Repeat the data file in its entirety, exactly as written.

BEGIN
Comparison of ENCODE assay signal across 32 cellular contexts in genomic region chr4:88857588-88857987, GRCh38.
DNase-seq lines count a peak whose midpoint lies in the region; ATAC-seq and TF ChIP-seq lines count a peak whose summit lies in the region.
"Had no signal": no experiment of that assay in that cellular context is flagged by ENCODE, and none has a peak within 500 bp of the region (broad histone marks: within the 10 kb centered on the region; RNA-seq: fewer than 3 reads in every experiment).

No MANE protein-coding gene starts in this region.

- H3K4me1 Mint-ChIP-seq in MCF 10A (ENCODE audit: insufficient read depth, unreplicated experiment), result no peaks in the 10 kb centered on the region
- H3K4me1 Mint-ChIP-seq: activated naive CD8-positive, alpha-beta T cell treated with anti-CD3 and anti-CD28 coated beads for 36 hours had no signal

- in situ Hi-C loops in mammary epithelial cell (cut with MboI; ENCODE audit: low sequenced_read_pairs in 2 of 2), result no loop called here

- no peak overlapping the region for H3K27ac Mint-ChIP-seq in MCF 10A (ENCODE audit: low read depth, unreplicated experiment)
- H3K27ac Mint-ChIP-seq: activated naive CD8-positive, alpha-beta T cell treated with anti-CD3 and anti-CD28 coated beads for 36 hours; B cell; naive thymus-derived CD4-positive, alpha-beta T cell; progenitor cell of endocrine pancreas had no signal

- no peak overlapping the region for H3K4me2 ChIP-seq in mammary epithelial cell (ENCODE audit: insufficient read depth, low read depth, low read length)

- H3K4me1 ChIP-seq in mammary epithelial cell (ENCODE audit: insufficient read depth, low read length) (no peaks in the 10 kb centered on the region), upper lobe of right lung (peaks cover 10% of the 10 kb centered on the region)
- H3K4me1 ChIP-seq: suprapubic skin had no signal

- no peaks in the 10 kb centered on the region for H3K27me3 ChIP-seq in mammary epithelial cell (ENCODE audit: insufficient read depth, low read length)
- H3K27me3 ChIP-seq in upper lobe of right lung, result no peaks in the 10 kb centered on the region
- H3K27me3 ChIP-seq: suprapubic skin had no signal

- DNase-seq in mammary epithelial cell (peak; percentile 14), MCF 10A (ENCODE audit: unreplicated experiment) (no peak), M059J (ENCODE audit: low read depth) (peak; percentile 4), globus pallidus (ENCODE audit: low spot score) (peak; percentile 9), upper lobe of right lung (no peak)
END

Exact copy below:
Comparison of ENCODE assay signal across 32 cellular contexts in genomic region chr4:88857588-88857987, GRCh38.
DNase-seq lines count a peak whose midpoint lies in the region; ATAC-seq and TF ChIP-seq lines count a peak whose summit lies in the region.
"Had no signal": no experiment of that assay in that cellular context is flagged by ENCODE, and none has a peak within 500 bp of the region (broad histone marks: within the 10 kb centered on the region; RNA-seq: fewer than 3 reads in every experiment).

No MANE protein-coding gene starts in this region.

- H3K4me1 Mint-ChIP-seq in MCF 10A (ENCODE audit: insufficient read depth, unreplicated experiment), result no peaks in the 10 kb centered on the region
- H3K4me1 Mint-ChIP-seq: activated naive CD8-positive, alpha-beta T cell treated with anti-CD3 and anti-CD28 coated beads for 36 hours had no signal

- in situ Hi-C loops in mammary epithelial cell (cut with MboI; ENCODE audit: low sequenced_read_pairs in 2 of 2), result no loop called here

- no peak overlapping the region for H3K27ac Mint-ChIP-seq in MCF 10A (ENCODE audit: low read depth, unreplicated experiment)
- H3K27ac Mint-ChIP-seq: activated naive CD8-positive, alpha-beta T cell treated with anti-CD3 and anti-CD28 coated beads for 36 hours; B cell; naive thymus-derived CD4-positive, alpha-beta T cell; progenitor cell of endocrine pancreas had no signal

- no peak overlapping the region for H3K4me2 ChIP-seq in mammary epithelial cell (ENCODE audit: insufficient read depth, low read depth, low read length)

- H3K4me1 ChIP-seq in mammary epithelial cell (ENCODE audit: insufficient read depth, low read length) (no peaks in the 10 kb centered on the region), upper lobe of right lung (peaks cover 10% of the 10 kb centered on the region)
- H3K4me1 ChIP-seq: suprapubic skin had no signal

- no peaks in the 10 kb centered on the region for H3K27me3 ChIP-seq in mammary epithelial cell (ENCODE audit: insufficient read depth, low read length)
- H3K27me3 ChIP-seq in upper lobe of right lung, result no peaks in the 10 kb centered on the region
- H3K27me3 ChIP-seq: suprapubic skin had no signal

- DNase-seq in mammary epithelial cell (peak; percentile 14), MCF 10A (ENCODE audit: unreplicated experiment) (no peak), M059J (ENCODE audit: low read depth) (peak; percentile 4), globus pallidus (ENCODE audit: low spot score) (peak; percentile 9), upper lobe of right lung (no peak)